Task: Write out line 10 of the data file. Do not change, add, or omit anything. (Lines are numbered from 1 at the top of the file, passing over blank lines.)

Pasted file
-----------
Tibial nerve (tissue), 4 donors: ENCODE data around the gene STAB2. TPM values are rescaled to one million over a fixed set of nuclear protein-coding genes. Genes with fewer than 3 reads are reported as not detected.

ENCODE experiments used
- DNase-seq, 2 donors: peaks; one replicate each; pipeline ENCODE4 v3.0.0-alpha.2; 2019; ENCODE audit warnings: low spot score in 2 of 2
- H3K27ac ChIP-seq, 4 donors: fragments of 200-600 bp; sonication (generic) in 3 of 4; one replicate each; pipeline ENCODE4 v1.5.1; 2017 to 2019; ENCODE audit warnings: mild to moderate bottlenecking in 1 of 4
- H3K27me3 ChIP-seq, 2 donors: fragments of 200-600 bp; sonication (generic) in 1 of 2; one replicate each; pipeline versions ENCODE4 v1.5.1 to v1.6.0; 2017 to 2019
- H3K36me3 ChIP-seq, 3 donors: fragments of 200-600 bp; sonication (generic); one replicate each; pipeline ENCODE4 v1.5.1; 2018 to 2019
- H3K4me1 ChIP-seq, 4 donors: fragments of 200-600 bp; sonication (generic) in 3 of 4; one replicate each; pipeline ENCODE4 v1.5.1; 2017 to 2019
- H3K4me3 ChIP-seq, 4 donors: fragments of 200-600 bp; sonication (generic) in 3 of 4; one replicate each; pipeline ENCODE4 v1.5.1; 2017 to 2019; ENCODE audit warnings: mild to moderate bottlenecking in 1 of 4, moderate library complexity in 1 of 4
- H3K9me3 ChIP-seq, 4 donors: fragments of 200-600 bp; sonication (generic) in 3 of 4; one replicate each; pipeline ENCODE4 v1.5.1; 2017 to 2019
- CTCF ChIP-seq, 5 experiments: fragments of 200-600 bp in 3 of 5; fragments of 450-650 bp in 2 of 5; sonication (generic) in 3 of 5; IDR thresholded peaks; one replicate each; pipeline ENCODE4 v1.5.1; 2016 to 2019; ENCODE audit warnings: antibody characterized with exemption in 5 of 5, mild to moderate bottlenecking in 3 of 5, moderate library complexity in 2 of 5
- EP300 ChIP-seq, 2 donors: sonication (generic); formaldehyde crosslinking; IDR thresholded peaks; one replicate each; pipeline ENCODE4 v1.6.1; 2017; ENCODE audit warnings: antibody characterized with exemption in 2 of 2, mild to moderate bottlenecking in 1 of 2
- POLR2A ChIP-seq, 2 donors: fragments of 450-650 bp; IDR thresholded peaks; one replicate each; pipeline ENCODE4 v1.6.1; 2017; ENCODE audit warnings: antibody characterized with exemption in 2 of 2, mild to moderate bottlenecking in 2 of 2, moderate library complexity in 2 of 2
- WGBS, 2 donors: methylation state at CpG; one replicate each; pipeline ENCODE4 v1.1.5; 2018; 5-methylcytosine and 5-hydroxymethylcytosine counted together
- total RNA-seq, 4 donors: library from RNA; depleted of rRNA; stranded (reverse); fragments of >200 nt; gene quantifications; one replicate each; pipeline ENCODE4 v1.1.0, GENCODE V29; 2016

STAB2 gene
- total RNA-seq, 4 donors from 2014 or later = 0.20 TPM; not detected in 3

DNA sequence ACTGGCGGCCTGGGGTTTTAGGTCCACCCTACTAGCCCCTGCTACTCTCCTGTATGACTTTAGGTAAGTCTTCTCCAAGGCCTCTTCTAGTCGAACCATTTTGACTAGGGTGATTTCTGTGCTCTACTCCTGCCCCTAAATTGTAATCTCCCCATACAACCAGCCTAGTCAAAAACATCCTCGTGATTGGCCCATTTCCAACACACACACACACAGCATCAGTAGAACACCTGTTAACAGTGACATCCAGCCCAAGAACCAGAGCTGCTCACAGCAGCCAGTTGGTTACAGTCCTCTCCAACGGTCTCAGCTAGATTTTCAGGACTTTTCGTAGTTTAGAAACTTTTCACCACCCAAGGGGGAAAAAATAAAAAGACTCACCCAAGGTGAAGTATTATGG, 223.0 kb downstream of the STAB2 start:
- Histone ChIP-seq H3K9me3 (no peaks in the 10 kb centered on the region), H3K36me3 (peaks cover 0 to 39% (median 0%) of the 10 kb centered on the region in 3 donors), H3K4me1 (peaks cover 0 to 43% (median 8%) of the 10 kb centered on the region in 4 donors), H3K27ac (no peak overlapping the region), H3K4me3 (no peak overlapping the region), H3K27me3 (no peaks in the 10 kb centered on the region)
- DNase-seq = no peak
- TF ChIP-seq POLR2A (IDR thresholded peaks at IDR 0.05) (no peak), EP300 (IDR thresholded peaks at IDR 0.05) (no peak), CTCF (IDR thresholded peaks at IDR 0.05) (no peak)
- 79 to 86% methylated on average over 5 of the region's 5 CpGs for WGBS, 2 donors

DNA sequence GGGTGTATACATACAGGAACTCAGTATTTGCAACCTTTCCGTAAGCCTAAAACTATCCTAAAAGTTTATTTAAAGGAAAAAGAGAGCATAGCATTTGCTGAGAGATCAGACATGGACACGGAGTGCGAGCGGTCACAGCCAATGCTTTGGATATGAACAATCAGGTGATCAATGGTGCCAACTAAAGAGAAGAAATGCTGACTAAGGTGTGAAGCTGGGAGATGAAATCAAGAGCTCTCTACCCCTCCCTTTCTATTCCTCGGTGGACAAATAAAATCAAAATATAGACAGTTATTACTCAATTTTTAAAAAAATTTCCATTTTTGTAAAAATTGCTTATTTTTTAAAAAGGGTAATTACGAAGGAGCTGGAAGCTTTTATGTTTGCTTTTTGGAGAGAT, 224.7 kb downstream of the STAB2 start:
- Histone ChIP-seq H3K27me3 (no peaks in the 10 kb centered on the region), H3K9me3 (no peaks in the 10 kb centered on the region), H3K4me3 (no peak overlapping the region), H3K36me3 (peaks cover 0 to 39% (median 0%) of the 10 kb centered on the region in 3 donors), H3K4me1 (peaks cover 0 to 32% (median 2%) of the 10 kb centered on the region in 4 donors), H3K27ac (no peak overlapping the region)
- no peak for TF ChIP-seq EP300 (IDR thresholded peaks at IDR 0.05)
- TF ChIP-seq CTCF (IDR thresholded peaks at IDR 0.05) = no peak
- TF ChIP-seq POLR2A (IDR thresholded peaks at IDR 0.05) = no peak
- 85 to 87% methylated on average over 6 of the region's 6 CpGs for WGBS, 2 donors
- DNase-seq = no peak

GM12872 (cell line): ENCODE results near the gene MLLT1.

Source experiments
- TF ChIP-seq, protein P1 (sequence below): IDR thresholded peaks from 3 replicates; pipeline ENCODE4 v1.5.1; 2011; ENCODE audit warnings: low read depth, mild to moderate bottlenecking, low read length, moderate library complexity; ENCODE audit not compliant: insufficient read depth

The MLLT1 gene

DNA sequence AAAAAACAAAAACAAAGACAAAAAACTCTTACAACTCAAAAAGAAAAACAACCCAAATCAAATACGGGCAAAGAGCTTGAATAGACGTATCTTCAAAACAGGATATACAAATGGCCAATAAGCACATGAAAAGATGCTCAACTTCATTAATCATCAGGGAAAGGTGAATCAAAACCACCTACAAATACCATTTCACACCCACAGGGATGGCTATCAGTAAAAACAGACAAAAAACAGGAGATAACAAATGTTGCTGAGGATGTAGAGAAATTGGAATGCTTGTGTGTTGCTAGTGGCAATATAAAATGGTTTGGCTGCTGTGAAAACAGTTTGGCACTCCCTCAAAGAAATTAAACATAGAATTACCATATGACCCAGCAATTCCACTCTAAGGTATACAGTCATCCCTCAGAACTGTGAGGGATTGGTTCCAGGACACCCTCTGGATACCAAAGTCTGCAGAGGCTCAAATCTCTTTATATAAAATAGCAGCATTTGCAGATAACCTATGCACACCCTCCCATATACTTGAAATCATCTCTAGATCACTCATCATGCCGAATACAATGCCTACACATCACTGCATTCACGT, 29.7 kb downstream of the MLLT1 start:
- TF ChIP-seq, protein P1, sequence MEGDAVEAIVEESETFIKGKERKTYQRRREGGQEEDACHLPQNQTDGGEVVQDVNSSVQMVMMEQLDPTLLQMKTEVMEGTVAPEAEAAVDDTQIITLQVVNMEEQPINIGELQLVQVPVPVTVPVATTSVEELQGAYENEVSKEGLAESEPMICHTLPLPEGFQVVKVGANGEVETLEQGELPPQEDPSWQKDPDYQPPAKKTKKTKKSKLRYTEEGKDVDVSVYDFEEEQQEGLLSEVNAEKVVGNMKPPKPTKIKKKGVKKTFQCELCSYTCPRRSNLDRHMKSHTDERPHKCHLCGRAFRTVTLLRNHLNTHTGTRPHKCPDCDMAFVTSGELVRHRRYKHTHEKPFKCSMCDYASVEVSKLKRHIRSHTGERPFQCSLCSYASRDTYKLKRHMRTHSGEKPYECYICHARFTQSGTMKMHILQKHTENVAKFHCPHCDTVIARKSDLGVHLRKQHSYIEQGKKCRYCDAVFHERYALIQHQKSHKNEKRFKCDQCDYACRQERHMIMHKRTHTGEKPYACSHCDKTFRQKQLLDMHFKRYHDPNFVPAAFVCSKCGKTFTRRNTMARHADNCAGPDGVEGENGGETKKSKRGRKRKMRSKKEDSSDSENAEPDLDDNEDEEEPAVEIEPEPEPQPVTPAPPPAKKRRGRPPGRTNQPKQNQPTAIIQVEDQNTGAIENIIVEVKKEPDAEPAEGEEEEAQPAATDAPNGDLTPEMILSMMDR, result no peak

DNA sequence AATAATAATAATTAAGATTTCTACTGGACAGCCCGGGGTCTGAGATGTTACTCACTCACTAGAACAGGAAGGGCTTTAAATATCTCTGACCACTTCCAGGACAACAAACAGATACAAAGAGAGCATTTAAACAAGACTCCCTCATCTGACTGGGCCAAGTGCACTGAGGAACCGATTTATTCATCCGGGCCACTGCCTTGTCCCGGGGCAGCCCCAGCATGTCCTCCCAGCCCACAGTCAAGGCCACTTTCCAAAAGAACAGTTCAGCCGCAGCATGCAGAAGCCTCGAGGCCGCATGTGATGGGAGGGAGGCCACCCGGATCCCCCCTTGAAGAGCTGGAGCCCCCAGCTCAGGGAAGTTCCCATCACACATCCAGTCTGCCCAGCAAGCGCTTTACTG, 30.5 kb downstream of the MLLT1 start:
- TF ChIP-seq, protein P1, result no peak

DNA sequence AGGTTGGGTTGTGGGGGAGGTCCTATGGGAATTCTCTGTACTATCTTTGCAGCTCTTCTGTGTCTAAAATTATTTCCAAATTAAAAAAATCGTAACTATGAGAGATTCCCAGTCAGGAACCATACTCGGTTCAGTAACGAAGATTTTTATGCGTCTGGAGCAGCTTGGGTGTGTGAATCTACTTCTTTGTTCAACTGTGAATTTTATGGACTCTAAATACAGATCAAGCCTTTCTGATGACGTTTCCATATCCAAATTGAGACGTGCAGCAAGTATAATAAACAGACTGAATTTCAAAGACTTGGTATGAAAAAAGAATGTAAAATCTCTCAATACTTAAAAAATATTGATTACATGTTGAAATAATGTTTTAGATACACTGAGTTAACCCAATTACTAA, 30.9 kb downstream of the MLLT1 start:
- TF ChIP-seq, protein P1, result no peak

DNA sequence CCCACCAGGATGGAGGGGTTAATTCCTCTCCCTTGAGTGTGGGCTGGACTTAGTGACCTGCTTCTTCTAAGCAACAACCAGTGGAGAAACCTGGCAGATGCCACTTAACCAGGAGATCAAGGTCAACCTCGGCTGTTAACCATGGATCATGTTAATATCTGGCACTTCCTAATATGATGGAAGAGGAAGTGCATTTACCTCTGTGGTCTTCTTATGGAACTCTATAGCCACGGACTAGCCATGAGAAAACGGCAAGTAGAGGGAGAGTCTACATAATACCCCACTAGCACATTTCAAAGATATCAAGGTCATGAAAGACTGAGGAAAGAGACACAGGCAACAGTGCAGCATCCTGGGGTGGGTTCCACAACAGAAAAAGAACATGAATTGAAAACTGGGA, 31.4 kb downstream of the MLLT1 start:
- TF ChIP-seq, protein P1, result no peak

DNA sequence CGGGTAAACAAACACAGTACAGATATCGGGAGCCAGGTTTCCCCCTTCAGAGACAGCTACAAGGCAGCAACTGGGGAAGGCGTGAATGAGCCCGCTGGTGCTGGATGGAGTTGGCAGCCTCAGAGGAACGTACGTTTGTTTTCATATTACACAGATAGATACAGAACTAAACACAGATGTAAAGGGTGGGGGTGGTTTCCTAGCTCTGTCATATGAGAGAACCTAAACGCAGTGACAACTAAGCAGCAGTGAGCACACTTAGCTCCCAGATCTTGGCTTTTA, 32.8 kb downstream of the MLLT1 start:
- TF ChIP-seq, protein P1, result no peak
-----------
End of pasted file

- CTCF ChIP-seq, 5 experiments: fragments of 200-600 bp in 3 of 5; fragments of 450-650 bp in 2 of 5; sonication (generic) in 3 of 5; IDR thresholded peaks; one replicate each; pipeline ENCODE4 v1.5.1; 2016 to 2019; ENCODE audit warnings: antibody characterized with exemption in 5 of 5, mild to moderate bottlenecking in 3 of 5, moderate library complexity in 2 of 5